List dates: The current list starts in 320 BC for no good reason other than all the Successor lists start then; it also covers only Lysimachos. I have moved the date back to start with Memnon, who was appointed governor before Alexander left Europe. Contrary to the current list's statement, Lysimachos was not Alexander's Thracian governor when he died, he was appointed to this position after his death - and had to fight to make the title a reality.
Aggression: I have upped this to 3 from 2, since these generals were all rather expansionist, and invaded others far more than they were invaded themselves. Keeping it at 2 would have them unrealistically fighting at home against most of their opponents.
List scale: Memnon's army is reported as being large by Diodoros, but with no figures given; it included allied Thracians; Zopyrion's as 30000 strong (by Justin, who tends to exaggeration, yet reports in the same passage that Cyrus had just 20000 men when defeated by the Skythians, which is probably under-reporting). Lysimachos started with just 6000 (albeit well-trained), and later came to control armies of some tens of thousands (but not the over 40000 Duncan Head calculates at Ipsos, since he has apparently omitted the considerable Kassandrid presence there; I calculate between 26000 and 34000 foot and 1500 to 2500 horse); accordingly the usual 1:256 scale is most suitable.
Generals: Whilst Macedonian commanders usually fought with their Companions, lesser generals sometimes commanded the foot, so these generals may be represented as Pk.
Macedonian horse: the numbers allowed here are quite reasonable even before Lysimachos taking control of Macedonian heartland forces after 288 BC, since of Lysimachos' initial 6000 men, likely containing very few Thracians, some 2000 were mounted.
Greek cavalry: likely, albeit in limited numbers; the sources generally are rather poor for Lysimachos' army (to say nothing of his predecessors).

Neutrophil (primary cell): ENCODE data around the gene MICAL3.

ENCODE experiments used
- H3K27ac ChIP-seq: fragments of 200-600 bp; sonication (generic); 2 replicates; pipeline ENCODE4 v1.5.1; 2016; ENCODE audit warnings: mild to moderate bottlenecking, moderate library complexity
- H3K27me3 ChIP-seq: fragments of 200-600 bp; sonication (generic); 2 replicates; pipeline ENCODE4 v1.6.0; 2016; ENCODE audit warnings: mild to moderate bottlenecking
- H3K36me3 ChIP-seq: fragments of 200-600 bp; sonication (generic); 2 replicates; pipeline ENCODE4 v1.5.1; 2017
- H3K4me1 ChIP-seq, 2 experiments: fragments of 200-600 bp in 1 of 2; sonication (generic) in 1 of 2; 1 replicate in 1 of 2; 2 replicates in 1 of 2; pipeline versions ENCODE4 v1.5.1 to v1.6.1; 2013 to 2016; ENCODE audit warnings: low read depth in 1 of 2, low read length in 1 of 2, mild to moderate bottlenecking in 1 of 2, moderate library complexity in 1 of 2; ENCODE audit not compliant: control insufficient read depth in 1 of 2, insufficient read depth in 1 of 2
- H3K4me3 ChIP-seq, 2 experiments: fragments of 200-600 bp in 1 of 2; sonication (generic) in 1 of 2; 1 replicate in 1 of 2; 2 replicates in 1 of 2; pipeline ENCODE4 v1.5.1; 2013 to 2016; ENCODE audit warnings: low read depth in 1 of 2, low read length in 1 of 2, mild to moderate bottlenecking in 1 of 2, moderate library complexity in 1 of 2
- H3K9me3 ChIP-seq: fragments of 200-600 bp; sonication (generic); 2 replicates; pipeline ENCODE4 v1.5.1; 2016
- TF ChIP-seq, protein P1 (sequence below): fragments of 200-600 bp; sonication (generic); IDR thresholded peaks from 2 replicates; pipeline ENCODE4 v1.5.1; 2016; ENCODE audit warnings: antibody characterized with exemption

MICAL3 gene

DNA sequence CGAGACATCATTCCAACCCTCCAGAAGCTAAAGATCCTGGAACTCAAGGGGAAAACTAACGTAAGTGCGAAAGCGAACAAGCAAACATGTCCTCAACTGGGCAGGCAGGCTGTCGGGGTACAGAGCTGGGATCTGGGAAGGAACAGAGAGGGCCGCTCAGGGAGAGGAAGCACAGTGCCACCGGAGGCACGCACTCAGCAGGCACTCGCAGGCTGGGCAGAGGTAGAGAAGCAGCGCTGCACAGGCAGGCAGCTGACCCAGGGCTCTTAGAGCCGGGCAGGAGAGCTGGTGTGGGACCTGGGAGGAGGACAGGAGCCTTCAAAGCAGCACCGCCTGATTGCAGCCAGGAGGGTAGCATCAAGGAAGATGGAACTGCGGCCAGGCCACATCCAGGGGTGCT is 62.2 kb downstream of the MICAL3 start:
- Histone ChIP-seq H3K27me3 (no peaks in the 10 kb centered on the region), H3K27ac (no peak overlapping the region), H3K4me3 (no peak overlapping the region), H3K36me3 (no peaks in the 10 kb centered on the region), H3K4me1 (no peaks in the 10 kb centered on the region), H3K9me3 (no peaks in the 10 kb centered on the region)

Light horse: if Lysimachos really did have 2000 horsemen in his initial campaign against the Thracians, some of these may well have Paionians and the like; later Lysimachos had more direct access to Paionians (he deposed their last king), and after Ipsos, Paphlagonians and similar Asiatics.
Thracian light horse: the number is low because at Ipsos is apparent that Lysimachos' entire mounted contingent there, including Kassadrid elements but excluding Seleucid ones, was only 3000 or so strong. In this regard, it is worth noting that Lysimachos is reported as suffering a number of defeats at the hand of various lowland tribes such as the Odrysians and Getai, whom he never really subjugated in comparison to various highland regions. I have not allowed the option for Getic horse archers for this reason.
Thracian nobles: I have not allowed these to be supported by picked light infantry, as this practice is only recorded a hundred years or so later, and was quite likely in imitation of Macedonian practice.
Phalangites: the number is kept relatively low initially, as large numbers were only available when Lysimachos partitioned Macedonia with Pyrros (Pyrrhus) after ousting Demetrios. I have left out any ethnic description as it is unsure if Thracians served in the phalanx or not.